7 thoughts on Everything about business is messy

  1. I think you will never find anyone with this criteria , and you actually don’t want that person anyway – they wouldn’t have the same background and would try to change things and probably annoy you.

    What you really want is someone with passion, but just a little bit of experience. Someone who fits into the culture of your one man company, who you know you can trust and mentor to grow in 1-2 years into a great resource. And lets be honest, there are lots of parts of games that don’t need someone who is REALLY good at C++.

    It’s not easy, but about 2 years ago, after hiring some people who could do the job, but didn’t fit into the company culture, we changed the way we hire. We now only hire passionate people with an interest in programming. If they have experience, it’s a bonus, but it’s not a requirement. Our last guy had only HTML/JavaScript experience at all, but was so passionate, he learned enough to be a productive programmer in 2 months. Plus, as a bonus we teach them the techniques and skills that make sense for us and they are as productive as one of our developers with 2 years experience.

    1. You are right of course. The problem is I cant mentally get past that first hump of ‘it would be quicker to do that thing myself’. Its quite irrational, but also I think quite common.

      1. It’s not irrational at all. But delegation is an important skill to learn. I really would be surprised if more than 10-20% of your job is exciting. I’m sure the rest of the programming is just execution and lots of other people could do it. Same deal as your accountant. Totally want to reinforce that this is not easy!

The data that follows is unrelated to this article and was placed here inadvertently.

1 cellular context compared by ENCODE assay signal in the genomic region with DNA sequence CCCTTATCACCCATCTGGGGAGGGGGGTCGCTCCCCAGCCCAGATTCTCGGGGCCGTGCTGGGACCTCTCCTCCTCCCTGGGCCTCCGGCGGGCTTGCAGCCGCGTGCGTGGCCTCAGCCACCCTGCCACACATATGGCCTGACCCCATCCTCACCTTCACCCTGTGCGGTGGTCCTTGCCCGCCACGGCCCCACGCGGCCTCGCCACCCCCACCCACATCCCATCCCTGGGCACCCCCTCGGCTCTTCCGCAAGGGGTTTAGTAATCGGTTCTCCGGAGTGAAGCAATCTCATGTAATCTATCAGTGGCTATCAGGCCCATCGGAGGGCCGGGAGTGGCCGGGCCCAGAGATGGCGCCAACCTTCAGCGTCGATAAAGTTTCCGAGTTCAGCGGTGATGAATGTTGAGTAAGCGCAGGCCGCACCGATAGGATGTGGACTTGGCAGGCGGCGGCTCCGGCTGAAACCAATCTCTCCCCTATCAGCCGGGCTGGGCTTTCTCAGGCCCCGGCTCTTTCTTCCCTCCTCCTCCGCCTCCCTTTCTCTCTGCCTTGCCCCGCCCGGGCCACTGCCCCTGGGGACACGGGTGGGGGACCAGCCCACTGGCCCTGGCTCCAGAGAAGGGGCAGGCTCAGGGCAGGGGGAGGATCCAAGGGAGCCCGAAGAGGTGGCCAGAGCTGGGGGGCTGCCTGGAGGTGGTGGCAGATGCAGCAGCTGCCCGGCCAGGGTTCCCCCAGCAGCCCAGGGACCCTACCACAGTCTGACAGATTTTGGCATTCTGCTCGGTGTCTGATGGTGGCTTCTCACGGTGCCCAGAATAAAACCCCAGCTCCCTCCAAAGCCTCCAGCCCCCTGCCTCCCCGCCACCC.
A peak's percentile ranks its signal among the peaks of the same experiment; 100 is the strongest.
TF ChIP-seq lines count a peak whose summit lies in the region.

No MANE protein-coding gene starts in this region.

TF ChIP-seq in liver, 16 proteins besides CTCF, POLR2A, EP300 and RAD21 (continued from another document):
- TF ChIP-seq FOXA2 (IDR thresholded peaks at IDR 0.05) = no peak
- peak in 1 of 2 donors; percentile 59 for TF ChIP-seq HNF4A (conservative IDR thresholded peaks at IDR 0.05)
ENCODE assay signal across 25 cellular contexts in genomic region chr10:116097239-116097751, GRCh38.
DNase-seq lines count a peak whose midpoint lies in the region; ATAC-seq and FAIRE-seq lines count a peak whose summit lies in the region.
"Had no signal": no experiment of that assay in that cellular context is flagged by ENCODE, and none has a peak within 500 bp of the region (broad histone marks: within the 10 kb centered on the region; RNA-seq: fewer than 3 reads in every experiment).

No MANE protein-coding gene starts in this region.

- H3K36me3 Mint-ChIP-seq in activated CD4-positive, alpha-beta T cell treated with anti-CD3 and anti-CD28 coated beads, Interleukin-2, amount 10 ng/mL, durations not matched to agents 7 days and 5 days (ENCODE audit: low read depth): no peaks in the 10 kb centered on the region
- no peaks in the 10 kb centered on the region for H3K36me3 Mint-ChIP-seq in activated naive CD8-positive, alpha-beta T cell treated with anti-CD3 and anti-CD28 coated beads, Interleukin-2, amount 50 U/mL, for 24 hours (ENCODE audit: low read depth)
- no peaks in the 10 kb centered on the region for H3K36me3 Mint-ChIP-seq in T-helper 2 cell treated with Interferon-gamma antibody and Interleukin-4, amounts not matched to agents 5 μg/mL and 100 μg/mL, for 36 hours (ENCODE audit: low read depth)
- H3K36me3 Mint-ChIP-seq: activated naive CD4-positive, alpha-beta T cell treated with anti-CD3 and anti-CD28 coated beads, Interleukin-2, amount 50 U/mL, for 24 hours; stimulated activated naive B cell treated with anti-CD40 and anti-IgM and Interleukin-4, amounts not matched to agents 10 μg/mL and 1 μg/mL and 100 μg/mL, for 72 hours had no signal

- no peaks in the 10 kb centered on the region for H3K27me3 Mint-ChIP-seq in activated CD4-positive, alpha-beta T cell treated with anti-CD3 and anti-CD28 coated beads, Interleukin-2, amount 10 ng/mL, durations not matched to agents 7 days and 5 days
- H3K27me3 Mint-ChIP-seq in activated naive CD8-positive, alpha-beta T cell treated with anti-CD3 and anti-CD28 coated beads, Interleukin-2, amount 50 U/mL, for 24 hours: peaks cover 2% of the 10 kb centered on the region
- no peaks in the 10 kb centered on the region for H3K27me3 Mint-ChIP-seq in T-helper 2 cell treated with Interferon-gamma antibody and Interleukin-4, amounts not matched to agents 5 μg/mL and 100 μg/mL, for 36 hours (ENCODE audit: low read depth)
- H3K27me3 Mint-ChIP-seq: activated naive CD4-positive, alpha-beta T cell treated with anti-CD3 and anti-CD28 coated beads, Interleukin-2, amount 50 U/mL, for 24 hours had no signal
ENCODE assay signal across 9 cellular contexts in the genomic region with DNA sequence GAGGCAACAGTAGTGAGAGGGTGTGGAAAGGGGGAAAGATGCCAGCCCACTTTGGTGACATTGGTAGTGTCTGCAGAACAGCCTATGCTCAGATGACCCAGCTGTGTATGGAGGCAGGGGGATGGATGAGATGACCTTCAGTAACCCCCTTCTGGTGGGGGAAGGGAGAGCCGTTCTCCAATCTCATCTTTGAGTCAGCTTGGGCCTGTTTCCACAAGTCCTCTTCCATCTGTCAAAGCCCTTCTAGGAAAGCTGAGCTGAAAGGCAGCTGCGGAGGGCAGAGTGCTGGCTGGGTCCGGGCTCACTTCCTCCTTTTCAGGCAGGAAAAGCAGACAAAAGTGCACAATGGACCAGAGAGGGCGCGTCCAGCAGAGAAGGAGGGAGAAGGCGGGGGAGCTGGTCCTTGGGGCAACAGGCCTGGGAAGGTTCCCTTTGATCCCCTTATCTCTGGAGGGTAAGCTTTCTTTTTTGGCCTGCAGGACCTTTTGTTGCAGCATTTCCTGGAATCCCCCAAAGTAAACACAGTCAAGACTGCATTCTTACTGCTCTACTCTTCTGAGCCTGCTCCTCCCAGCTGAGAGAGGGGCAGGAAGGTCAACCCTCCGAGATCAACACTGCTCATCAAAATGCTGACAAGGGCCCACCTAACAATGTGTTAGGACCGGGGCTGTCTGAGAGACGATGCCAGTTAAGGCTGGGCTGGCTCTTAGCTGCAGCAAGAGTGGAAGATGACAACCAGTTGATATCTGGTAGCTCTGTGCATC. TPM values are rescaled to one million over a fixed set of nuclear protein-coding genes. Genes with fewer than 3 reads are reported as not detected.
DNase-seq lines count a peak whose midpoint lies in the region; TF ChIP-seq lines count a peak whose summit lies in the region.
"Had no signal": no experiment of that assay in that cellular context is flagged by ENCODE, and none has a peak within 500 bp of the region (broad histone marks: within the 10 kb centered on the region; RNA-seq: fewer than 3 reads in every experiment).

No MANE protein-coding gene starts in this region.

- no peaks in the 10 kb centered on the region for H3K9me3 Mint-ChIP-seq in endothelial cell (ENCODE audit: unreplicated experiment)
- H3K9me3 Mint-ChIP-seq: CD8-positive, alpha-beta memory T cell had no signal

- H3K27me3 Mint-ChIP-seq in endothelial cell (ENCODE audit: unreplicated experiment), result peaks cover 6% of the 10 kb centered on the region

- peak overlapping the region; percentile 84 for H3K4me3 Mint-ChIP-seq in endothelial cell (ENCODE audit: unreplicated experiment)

2. What tool support are you using for the code?

    As a C++ developer with a massive amount of code to deal with (literally what twelve people were handling a few years ago) I’d be stuck without my automatic spelling checker, cppcheck, PC-Lint, automatic #define typo spotter, overnight build, multi-platform compilation checker and high-speed unit tester. All definitely force-multipliers.

      1. Ah, well recommended!
        I used to use Visual Assist, but then worked at a SlickEdit studio for a while. Now I’m back on Visual Studio I should get VA back again. It’d give me back an actually useful autocomplete, unlike ‘Intelli’sense, which seems to offer symbols from the entire Windows SDK in preference to the one you defined on the line above…

  3. What is your reasoning behind the statement that you looking for a person that is “VERY good at C++” ? I mean, you can always hire talented student who’s willing to develop his skills. Don’t you find it quiet encouraging, taking some guys under your wings and see them growing while developing your game?

    Congratulations on your blog by the way, it is very enjoyable to read!